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  1. #1
    Sugarcubes
    Guest

    Default question for wheel builders

    Hi, so I currently run up front a W&W cycles 3x16" 40 spoke drop centre rim on a modern timken bearing star hub with a W&W cycles springer OEM replica drum brake. This is all fitted to a W&W repop classic 1939-57 type springer fork. This is being run on a 1995 stock softail frame with the OEM softail 3x16" rim on the back.

    I am currently replacing the rim on the front wheel due to a pothole taking a big chunk out of the rim and am in the process of re-lacing the hub to the new replacement rim (same type, 40 spoke drop centre).

    Ive read up on the process and took plenty pics etc to ensure I can put it all together which is going fine, I have trued my wheels in the past and got them nice and straight but haven't fully replaced a rim before.

    My question is to do with the offset. I noticed before I unlaced the front rim that with the rim on the front axle (tyre removed) and with all spacers, brake drum together etc. the rim outer edge measures approx. 5cm away from the brake side fork leg and approx. 4 cm from the other fork leg. I also measured the rim offset on its side, lying on a flat surface laying a straight edge across the brake side wheel hub face to the outside edge of the rim and got approx. 1.5cm.

    I have heard that it is normal for there to be a slight offset on these 16" wheels to allow clearance for tyres but I dont have a manual that would confirm this for these old style starhub / springer set ups. Can anyone confirm if this sounds correct?

    My normal approach would be to centre the rim so it is completely in the middle of the fork legs and im not using any additional spacers or anything "custom". Its all the OEM axle and spacers designed to work with the OEM brake, wheel and springer.

    For what its worth, the bike was riding straight and good with no abnormalities in the steering!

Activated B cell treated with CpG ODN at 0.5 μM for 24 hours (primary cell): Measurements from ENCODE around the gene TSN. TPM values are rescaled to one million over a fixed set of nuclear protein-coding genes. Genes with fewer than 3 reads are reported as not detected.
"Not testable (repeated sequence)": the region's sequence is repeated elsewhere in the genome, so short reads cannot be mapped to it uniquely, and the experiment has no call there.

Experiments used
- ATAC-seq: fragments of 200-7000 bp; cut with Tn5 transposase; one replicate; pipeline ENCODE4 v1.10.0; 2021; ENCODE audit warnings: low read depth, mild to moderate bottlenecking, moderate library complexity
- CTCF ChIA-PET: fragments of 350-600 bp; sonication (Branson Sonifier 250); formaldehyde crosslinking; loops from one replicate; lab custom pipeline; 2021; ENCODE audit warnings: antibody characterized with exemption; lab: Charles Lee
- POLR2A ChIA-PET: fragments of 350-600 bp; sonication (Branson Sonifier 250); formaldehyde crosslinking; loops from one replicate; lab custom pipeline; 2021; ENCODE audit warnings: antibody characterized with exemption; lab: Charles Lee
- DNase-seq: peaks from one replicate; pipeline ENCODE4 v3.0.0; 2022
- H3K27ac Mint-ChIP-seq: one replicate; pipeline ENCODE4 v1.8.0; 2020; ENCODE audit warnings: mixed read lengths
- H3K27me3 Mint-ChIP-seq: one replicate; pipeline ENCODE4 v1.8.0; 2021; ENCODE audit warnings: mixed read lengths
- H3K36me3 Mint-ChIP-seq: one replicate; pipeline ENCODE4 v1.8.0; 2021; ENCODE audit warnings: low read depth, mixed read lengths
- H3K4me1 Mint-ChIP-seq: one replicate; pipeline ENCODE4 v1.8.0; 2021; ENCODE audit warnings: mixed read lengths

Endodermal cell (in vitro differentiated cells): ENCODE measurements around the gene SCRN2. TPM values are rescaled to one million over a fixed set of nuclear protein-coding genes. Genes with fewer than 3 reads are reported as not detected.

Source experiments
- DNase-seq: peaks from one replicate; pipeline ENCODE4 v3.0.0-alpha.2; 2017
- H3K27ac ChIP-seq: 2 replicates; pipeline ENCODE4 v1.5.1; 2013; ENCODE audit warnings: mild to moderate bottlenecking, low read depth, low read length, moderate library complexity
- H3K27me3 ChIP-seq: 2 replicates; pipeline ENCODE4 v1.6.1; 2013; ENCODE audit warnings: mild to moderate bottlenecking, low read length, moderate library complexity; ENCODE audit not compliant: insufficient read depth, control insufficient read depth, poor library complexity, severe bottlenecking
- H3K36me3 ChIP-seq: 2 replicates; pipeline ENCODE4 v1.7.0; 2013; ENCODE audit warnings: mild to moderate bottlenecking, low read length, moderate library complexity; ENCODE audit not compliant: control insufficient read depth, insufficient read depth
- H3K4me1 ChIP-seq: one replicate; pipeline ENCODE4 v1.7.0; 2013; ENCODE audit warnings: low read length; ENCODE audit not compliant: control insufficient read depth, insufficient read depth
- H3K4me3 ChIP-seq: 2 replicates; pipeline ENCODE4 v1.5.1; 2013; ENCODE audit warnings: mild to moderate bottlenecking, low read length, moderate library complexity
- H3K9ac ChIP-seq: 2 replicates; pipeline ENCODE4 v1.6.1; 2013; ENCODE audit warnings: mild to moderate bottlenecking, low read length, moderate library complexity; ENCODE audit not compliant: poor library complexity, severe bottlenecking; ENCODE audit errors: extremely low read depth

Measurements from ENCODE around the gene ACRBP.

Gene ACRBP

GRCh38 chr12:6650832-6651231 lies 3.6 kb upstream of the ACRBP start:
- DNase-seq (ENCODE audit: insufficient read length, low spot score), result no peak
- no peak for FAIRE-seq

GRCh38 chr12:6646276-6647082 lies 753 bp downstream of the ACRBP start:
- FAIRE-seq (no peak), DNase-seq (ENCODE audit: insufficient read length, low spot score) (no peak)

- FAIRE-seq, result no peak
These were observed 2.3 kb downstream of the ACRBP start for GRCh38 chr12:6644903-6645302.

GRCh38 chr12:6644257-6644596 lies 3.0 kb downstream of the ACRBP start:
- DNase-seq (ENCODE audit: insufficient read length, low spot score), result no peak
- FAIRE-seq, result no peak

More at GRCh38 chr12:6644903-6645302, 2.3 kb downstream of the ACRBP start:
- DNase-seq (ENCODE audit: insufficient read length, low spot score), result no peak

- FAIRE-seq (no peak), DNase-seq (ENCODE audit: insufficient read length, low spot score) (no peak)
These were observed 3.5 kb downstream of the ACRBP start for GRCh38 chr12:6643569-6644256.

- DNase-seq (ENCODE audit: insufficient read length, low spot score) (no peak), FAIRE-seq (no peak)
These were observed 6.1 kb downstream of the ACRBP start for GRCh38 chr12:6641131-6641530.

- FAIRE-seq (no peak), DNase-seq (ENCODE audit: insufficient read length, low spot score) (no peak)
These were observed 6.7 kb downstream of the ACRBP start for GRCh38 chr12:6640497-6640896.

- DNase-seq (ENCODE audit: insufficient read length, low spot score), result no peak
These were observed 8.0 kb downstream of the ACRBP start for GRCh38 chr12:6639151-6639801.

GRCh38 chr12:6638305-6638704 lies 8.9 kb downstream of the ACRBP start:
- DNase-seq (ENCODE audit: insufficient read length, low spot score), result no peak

Thanks in advance

  2. #2

    Join Date
    Dec 2018
    Posts
    1,955

    Default

    The H-D service manuals specify a measurement from some point on the hub to the rim.BUT, the measurement only works for the OEM rims, which we usually do not have. I have found that centering the rim between the spoke flanges on the hub will produce a useable wheel. But if you would like to double check, assemble the wheel and rough true it, and leave the spokes just snug. Then assemble it on your front end and see where the rim falls. Make any corrections, and finish truing the wheel.

    I had a '67 FLH come in a couple years ago with a handling complaint. It had a new aftermarket wheel on the front. The rim was so far out of place, that the installer had added washers on the axle so the tire would fit under the fender. And that of course ruined the position of the brake shoes in the drum. It was a total shit job from start to finish. I took the wheel off, and centered the rim between the flanges on the hub, tossed the extra washers, and was able to assemble it all in the fork properly. I hate to see bad (and potentially dangerous) work like that on any motorcycle.

    Jim

  3. #3
    Sugarcubes
    Guest

    Default

    Thanks for your advice Jim, I will go with that.

    Appreciate the help

  4. #4
    Sugarcubes
    Guest

    Default

    Just to update on this, laced the wheel and trued it last night. Did as Jim suggested and ensured the spoke flanges were centred.
    Offset seems to measure the same as before I unlaced the old rim so seems to be correct in order to make sure the rim doesn't contact the drum.
    I do like a black rim with a chrome hub

    Click image for larger version. 

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